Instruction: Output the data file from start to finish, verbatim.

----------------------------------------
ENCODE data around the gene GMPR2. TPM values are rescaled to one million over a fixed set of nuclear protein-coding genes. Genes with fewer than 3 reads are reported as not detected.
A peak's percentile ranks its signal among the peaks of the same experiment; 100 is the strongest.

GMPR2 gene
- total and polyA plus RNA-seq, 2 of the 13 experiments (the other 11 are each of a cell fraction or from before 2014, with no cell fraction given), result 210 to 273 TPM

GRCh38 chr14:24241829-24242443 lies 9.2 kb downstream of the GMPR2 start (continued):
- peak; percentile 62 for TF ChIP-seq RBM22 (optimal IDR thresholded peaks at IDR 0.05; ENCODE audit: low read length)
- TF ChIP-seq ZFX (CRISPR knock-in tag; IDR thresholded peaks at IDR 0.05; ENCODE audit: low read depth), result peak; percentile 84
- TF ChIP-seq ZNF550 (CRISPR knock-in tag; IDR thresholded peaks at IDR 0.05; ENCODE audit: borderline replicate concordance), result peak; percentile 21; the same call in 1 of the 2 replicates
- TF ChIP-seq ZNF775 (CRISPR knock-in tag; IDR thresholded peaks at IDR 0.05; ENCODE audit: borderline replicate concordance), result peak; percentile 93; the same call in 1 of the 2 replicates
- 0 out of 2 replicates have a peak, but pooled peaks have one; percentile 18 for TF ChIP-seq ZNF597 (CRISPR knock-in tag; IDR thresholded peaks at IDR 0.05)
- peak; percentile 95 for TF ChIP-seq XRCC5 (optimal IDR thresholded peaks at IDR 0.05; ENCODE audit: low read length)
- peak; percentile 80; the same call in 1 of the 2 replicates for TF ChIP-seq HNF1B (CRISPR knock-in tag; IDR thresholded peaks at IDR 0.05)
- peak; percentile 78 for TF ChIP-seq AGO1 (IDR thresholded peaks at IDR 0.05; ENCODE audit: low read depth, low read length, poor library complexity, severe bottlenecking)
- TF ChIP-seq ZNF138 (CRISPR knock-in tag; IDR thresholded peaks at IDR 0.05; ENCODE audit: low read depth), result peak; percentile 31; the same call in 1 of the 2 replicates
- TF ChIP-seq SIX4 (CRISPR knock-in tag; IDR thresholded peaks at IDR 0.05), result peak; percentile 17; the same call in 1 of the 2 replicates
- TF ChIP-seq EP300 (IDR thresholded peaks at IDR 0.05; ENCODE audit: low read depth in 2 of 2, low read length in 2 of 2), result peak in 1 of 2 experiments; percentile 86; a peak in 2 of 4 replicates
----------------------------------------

ENCODE data around the gene GMPR2. TPM values are rescaled to one million over a fixed set of nuclear protein-coding genes. Genes with fewer than 3 reads are reported as not detected.
A peak's percentile ranks its signal among the peaks of the same experiment; 100 is the strongest.

GMPR2 gene
- total and polyA plus RNA-seq, 2 of the 13 experiments (the other 11 are each of a cell fraction or from before 2014, with no cell fraction given), result 210 to 273 TPM

GRCh38 chr14:24241829-24242443 lies 9.2 kb downstream of the GMPR2 start (continued):
- peak; percentile 62 for TF ChIP-seq RBM22 (optimal IDR thresholded peaks at IDR 0.05; ENCODE audit: low read length)
- TF ChIP-seq ZFX (CRISPR knock-in tag; IDR thresholded peaks at IDR 0.05; ENCODE audit: low read depth), result peak; percentile 84
- TF ChIP-seq ZNF550 (CRISPR knock-in tag; IDR thresholded peaks at IDR 0.05; ENCODE audit: borderline replicate concordance), result peak; percentile 21; the same call in 1 of the 2 replicates
- TF ChIP-seq ZNF775 (CRISPR knock-in tag; IDR thresholded peaks at IDR 0.05; ENCODE audit: borderline replicate concordance), result peak; percentile 93; the same call in 1 of the 2 replicates
- 0 out of 2 replicates have a peak, but pooled peaks have one; percentile 18 for TF ChIP-seq ZNF597 (CRISPR knock-in tag; IDR thresholded peaks at IDR 0.05)
- peak; percentile 95 for TF ChIP-seq XRCC5 (optimal IDR thresholded peaks at IDR 0.05; ENCODE audit: low read length)
- peak; percentile 80; the same call in 1 of the 2 replicates for TF ChIP-seq HNF1B (CRISPR knock-in tag; IDR thresholded peaks at IDR 0.05)
- peak; percentile 78 for TF ChIP-seq AGO1 (IDR thresholded peaks at IDR 0.05; ENCODE audit: low read depth, low read length, poor library complexity, severe bottlenecking)
- TF ChIP-seq ZNF138 (CRISPR knock-in tag; IDR thresholded peaks at IDR 0.05; ENCODE audit: low read depth), result peak; percentile 31; the same call in 1 of the 2 replicates
- TF ChIP-seq SIX4 (CRISPR knock-in tag; IDR thresholded peaks at IDR 0.05), result peak; percentile 17; the same call in 1 of the 2 replicates
- TF ChIP-seq EP300 (IDR thresholded peaks at IDR 0.05; ENCODE audit: low read depth in 2 of 2, low read length in 2 of 2), result peak in 1 of 2 experiments; percentile 86; a peak in 2 of 4 replicates